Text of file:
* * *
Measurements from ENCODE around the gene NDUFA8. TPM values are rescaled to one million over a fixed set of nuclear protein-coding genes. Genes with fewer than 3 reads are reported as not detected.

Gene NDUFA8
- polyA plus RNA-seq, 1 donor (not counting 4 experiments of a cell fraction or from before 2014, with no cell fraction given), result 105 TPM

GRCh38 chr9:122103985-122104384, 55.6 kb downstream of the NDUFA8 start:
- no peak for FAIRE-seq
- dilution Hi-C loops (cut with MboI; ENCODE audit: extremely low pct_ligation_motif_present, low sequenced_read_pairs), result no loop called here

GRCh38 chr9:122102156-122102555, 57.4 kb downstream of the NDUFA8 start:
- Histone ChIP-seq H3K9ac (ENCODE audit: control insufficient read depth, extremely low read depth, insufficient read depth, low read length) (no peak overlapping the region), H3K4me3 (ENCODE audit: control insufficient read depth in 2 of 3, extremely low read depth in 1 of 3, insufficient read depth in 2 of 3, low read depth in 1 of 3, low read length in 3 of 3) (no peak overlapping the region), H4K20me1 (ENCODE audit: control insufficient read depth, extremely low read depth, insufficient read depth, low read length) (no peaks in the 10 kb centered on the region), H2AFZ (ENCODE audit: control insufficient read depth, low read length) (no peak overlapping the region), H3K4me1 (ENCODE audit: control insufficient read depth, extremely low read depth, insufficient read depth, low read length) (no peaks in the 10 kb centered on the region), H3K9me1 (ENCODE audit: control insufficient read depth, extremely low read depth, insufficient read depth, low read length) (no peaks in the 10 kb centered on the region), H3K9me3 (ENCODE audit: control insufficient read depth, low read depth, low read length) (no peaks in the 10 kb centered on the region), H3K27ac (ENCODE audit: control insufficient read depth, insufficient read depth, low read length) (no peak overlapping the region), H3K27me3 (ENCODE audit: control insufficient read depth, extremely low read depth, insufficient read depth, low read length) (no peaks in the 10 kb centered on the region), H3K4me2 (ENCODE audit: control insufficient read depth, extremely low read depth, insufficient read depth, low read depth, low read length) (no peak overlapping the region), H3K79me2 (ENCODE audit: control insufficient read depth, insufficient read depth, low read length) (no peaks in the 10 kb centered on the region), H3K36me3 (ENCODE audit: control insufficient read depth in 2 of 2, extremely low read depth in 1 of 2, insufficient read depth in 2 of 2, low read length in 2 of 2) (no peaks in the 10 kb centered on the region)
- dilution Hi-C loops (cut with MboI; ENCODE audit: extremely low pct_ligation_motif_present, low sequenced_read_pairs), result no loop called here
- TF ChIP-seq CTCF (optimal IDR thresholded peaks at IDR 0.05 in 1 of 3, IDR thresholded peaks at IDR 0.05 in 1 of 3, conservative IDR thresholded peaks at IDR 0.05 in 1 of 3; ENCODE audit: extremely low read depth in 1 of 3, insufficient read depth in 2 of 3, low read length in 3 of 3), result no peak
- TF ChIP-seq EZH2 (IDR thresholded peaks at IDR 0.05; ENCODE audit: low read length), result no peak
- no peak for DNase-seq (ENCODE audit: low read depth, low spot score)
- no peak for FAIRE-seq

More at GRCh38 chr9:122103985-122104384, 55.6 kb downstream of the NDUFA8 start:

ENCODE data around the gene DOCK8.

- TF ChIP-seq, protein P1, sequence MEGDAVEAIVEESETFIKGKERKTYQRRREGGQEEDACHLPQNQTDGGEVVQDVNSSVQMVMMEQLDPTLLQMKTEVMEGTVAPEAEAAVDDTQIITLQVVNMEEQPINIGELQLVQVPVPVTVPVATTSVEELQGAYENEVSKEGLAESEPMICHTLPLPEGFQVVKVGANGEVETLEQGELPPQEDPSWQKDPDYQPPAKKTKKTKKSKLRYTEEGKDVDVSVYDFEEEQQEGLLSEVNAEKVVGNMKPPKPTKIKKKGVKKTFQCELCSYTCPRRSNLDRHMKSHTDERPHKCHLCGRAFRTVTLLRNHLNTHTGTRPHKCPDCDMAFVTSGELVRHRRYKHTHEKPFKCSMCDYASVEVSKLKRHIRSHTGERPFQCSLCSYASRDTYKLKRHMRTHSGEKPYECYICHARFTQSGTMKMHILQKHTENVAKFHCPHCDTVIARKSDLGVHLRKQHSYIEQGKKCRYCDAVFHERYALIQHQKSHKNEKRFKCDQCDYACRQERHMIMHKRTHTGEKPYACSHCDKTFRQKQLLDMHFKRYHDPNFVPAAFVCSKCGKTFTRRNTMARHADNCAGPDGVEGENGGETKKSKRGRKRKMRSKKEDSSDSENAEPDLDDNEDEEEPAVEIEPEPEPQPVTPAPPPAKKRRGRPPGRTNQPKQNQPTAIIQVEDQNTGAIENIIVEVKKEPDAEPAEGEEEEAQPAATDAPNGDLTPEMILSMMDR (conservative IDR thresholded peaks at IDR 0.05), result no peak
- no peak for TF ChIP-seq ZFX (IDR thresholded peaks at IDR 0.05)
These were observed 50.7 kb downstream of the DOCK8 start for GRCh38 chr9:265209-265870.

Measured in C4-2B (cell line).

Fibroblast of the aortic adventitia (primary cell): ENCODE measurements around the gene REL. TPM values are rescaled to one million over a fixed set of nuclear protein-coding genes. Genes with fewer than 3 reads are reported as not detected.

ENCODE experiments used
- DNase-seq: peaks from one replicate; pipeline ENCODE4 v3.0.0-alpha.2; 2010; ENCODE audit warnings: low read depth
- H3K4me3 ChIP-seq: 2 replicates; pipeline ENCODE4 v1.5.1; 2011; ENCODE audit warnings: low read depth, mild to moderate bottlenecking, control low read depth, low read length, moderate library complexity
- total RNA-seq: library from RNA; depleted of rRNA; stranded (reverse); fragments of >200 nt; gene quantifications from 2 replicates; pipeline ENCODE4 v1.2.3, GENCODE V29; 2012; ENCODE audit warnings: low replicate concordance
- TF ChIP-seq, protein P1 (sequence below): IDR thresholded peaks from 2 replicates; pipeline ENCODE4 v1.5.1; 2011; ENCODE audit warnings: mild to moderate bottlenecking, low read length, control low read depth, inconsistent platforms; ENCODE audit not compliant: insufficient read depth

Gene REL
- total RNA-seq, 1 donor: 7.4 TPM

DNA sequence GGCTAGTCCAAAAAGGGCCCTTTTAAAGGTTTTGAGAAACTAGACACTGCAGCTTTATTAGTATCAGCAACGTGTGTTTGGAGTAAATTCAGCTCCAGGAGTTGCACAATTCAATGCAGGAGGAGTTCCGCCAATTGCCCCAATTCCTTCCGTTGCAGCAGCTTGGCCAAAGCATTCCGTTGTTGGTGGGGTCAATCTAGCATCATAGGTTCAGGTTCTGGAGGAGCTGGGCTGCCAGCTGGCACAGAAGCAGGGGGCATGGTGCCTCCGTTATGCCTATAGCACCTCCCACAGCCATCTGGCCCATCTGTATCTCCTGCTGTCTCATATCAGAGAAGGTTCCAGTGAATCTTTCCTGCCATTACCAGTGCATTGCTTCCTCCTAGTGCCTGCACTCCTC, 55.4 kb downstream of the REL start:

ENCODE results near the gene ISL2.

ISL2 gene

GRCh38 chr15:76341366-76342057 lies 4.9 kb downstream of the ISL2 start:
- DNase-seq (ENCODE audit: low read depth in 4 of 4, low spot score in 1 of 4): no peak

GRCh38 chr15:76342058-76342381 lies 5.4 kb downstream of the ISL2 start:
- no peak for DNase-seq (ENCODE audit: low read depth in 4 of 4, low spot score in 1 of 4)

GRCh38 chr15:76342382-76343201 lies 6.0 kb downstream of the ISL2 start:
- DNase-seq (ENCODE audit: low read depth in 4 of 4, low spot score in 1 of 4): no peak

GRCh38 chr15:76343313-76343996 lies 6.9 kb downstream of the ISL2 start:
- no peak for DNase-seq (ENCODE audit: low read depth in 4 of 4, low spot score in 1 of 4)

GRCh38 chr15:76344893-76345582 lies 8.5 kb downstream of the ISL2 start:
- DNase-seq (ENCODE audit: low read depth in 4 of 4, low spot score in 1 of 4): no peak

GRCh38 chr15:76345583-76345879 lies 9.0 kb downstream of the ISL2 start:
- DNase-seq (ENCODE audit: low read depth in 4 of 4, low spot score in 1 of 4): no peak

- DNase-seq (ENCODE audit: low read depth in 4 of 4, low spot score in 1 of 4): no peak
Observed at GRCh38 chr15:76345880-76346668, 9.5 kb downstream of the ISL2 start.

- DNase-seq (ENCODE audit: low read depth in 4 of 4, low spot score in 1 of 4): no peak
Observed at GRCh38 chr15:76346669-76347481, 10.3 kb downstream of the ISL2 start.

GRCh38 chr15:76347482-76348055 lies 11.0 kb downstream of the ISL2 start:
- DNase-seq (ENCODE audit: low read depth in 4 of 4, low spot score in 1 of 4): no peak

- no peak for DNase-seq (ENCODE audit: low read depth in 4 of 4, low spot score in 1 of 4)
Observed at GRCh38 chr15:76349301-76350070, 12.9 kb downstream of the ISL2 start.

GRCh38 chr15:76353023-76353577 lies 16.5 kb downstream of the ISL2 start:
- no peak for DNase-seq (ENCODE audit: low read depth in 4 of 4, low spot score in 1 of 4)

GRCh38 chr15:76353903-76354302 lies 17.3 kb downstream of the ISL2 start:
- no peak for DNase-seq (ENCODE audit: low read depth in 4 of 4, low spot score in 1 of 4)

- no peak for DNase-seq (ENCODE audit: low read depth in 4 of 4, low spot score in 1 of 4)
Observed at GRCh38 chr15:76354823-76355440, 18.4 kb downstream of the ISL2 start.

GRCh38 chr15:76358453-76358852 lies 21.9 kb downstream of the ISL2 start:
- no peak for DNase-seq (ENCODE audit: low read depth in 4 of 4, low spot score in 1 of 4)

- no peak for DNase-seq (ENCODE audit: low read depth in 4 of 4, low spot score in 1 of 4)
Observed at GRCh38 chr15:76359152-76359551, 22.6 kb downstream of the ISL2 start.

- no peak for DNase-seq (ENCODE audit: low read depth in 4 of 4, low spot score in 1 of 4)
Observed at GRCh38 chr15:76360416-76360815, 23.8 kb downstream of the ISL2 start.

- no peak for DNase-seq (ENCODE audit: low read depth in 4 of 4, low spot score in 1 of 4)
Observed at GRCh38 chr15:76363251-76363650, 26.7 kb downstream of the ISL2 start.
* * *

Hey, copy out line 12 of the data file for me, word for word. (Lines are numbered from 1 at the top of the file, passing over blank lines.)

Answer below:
- no peak for DNase-seq (ENCODE audit: low read depth, low spot score)